The Bill will also increase the optional rate for individuals on the gain from the realisation of an investment asset, revise the upper limits for the quantification of motor vehicle benefits and increase the concessional income tax rates.
The individual personal income tax bands have been reviewed to accommodate the minimum wage for 2023 as the basic tax free income and an additional band at 35% as part of the high net worth taxation policy.
The upper limits for quantification of motor vehicle benefits have not been revised since 2015.
Government has therefore revised these upper limits to account for inflation.
Compliance with the requirements for payment of tax on realisation of assets and liabilities is being made more efficient with the introduction of a return to be submitted within 30 days of the realisation and a withholding tax.
The optional tax rate for individuals on the gain from realisations has also been increased.
The rate for income from gifts will also be increased as a consequential amendment.
The loss carried forward provisions are being unified at five percent while the treatment of foreign exchange gains is being restricted to actual losses.
Foreign exchange losses relating to capital expenditure is also to be capitalised.
The income tax rates for temporary concessions are being reviewed upwards with the intent to gradually phase them out.
These amendments are considered necessary to support the growing economy and will lead to a revenue yield of approximately GH₵1.290 billion.
Excise Duty (Amendment) Bill, 2022
The object of the Excise Duty (Amendment) Bill, 2022 is to amend the Excise Duty Act, 2014 (Act 878) to revise the excise tax rates for cigarettes and other tobacco products to conform with the Economic Community of West African States (ECOWAS) Protocols and raise revenue to mitigate the harmful effects of these excisable products.
The Bill will increase the excise duty in respect of wine, malt drinks and spirits; and impose excise duty on sweetened beverages and electronic cigarettes and electronic liquids to increase revenue.
The ECOWAS directive on the harmonisation of excise duties on tobacco products directs that the excise duty on tobacco products must include an ad valorem duty and a specific duty.
Specifically, the ad valorem rate is required to be 50% or more while the specific tax is required to be the minimum equivalent of $0.02 per stick in the case of cigarette, cigar and cigarillo and the cedi equivalent of $20 per net kilogramme for all other tobacco products.
The Bill also seeks to amend Act 878 to implement this Directive in line with Ghana being a member of ECOWAS.
There has been an increase in the use of electronic cigarettes and other smoking devices over the last decade.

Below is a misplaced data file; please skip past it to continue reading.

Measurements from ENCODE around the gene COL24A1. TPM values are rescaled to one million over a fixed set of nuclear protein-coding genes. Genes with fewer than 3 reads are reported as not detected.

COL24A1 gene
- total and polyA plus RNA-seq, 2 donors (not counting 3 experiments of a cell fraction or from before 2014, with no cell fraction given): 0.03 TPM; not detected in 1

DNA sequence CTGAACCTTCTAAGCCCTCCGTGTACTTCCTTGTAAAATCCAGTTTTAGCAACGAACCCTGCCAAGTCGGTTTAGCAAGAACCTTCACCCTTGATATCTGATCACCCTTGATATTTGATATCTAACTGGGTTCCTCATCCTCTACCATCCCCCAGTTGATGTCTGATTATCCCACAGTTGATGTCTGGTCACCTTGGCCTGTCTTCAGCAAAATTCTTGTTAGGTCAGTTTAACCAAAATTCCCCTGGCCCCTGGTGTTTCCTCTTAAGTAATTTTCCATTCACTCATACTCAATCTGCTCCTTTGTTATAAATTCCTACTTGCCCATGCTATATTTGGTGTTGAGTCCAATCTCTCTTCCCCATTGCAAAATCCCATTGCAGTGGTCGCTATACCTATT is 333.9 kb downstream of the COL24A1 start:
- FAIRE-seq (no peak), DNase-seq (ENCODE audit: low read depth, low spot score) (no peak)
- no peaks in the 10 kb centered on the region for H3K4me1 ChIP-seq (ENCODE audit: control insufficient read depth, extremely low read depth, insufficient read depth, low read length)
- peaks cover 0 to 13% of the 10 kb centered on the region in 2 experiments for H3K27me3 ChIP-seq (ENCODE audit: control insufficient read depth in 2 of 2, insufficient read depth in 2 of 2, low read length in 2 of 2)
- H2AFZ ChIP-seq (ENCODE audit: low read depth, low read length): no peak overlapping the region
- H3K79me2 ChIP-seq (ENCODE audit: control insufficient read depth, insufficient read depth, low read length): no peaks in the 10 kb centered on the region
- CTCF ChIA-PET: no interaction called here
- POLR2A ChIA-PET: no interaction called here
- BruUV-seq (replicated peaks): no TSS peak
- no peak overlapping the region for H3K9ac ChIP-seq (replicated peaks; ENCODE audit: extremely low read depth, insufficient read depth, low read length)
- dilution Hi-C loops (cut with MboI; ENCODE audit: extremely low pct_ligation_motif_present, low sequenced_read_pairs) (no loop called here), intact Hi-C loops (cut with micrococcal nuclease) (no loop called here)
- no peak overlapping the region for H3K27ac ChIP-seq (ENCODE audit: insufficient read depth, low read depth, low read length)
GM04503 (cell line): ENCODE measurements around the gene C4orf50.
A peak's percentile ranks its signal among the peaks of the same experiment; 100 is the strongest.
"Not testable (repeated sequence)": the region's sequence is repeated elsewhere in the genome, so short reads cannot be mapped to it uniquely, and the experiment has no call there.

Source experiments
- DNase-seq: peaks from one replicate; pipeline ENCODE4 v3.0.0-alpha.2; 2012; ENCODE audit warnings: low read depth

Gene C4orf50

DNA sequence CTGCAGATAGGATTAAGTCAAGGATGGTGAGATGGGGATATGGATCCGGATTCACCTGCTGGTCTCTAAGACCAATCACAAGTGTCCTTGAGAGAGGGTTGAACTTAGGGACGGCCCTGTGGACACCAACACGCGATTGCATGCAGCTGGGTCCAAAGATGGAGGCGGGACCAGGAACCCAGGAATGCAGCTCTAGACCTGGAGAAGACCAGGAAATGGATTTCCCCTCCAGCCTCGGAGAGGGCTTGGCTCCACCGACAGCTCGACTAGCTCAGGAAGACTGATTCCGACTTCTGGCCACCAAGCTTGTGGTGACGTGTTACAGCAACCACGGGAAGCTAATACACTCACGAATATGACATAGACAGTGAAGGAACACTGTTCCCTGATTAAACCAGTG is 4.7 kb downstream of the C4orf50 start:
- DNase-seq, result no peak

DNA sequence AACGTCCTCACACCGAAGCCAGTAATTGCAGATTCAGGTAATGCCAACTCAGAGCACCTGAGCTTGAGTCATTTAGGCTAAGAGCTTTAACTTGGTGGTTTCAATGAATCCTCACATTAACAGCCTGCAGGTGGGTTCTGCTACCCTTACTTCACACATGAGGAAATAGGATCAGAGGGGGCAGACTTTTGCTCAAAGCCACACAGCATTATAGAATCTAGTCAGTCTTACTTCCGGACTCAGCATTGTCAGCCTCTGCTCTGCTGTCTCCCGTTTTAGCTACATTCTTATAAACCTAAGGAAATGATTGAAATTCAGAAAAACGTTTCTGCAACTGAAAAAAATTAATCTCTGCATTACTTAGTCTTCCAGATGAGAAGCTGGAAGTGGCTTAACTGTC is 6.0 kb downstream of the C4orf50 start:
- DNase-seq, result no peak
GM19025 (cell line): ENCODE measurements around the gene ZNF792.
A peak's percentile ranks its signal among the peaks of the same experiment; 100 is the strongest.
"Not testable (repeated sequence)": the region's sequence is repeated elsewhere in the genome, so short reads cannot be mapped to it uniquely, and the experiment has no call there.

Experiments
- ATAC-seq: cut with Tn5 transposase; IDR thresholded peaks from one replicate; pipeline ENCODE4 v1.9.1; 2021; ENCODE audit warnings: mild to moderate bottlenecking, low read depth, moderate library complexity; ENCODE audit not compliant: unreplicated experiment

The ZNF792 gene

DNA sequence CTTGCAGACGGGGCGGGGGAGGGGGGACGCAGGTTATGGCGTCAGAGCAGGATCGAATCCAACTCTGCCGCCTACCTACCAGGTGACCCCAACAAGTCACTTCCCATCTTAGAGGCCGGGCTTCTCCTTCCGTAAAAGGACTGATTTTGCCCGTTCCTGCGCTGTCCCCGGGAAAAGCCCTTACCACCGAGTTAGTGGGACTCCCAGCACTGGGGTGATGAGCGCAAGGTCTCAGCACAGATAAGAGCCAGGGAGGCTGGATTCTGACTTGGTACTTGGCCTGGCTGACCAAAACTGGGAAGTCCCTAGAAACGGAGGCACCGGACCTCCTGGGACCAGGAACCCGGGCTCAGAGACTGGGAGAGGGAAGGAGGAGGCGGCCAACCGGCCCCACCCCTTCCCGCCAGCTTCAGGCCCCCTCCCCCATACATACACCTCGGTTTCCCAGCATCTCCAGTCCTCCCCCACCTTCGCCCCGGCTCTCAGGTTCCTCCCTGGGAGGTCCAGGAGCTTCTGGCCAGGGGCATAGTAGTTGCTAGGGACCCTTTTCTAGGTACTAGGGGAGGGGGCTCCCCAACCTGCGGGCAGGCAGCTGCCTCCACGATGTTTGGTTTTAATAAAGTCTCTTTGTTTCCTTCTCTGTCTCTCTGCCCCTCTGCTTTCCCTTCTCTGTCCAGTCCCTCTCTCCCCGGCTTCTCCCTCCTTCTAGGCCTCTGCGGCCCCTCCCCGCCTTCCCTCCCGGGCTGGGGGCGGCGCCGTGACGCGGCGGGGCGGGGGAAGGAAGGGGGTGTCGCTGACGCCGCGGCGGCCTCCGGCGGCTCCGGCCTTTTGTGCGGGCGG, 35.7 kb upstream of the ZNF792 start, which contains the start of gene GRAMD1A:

Currently, these products do not attract excise duty, but Excise duty will be imposed on these products as the nicotine and other chemicals used as additives are also harmful.
Apart from mineral waters and malt drinks, all other sweetened beverages, including processed fruit juices do not attract excise duty.
The Bill amends Act 878 to impose excise duties on these products and increase the excise duty on mineral waters and malt drinks.
Spirits have a higher alcohol content compared to beer but the excise duty on spirits is lower than that of beer.
To address this, the excise duty on spirits is being raised above that of beer in accordance with good practice on the imposition of excise duties.
Consequentially, the excise duty on wines has been reviewed upwards.
For ease of reference and the record, the descriptions of the various products are being revised to conform to the World Customs Organisation Harmonised Commodity Description and Coding System.
The Bill amends Act 878 by substituting the First Schedule with a new Schedule.
The rationale for the amendment is to revise the excise tax rates for cigarettes and other tobacco products to align with the ECOWAS Protocols and impose new excise tax rates on sweetened beverages.
The passage of the Bill will yield approximately GH₵450 million.
Growth and Sustainability Levy
The object of the Bill is to impose a special levy to be known as the Growth and Sustainability Levy to raise revenue for growth and fiscal sustainability of the economy.
The Coronavirus Disease (COVID-19) pandemic led to a significant reduction in revenues and increased expenditure enormously.
The double jeopardy of the Russian-Ukraine war has also resulted in unprecedented global crises, depreciation in currencies and impacted living conditions and inflation levels.
The Ghanaian economy has not been spared these shocks.
Further interventions are required to raise additional revenue for national development and social protection for the vulnerable.
The introduction of the Growth and Sustainability Levy is part of Government’s efforts to raise funds for carrying out these interventions.
The Levy is to be imposed on profit before tax of the companies and institutions and on· production in the case of mining, upstream oil and gas companies specified in the first column of the Schedule.
The estimated revenue for 2023 is approximately GH₵2.216 billion.
The Levy is subject to review by the Minister responsible for Finance in 2025.